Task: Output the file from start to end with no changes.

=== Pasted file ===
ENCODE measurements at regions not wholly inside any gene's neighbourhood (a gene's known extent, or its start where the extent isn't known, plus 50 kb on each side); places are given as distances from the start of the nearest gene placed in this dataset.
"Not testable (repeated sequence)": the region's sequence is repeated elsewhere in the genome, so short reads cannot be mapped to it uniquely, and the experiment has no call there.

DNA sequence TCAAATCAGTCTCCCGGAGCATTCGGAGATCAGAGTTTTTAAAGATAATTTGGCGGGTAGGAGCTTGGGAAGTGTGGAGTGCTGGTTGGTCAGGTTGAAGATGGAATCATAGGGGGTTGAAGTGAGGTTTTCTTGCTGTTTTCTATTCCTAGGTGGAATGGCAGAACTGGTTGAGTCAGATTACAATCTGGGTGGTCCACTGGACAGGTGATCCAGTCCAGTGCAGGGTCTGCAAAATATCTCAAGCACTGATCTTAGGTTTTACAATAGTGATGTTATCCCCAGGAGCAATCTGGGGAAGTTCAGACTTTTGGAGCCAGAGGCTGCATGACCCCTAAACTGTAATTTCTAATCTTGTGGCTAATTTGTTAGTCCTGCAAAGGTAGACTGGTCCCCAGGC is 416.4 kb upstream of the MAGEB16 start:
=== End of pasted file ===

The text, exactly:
ENCODE measurements at regions not wholly inside any gene's neighbourhood (a gene's known extent, or its start where the extent isn't known, plus 50 kb on each side); places are given as distances from the start of the nearest gene placed in this dataset.
"Not testable (repeated sequence)": the region's sequence is repeated elsewhere in the genome, so short reads cannot be mapped to it uniquely, and the experiment has no call there.

DNA sequence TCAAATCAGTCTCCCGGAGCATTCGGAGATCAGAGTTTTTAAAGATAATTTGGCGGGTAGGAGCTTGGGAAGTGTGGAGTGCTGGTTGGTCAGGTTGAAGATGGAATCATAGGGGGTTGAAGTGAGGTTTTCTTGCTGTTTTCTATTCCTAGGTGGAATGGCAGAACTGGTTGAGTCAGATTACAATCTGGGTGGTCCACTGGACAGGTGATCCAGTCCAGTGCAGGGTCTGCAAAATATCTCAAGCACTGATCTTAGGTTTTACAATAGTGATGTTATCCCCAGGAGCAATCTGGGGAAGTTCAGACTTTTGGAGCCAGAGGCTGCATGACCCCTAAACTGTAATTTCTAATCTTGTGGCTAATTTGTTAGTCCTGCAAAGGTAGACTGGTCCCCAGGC is 416.4 kb upstream of the MAGEB16 start: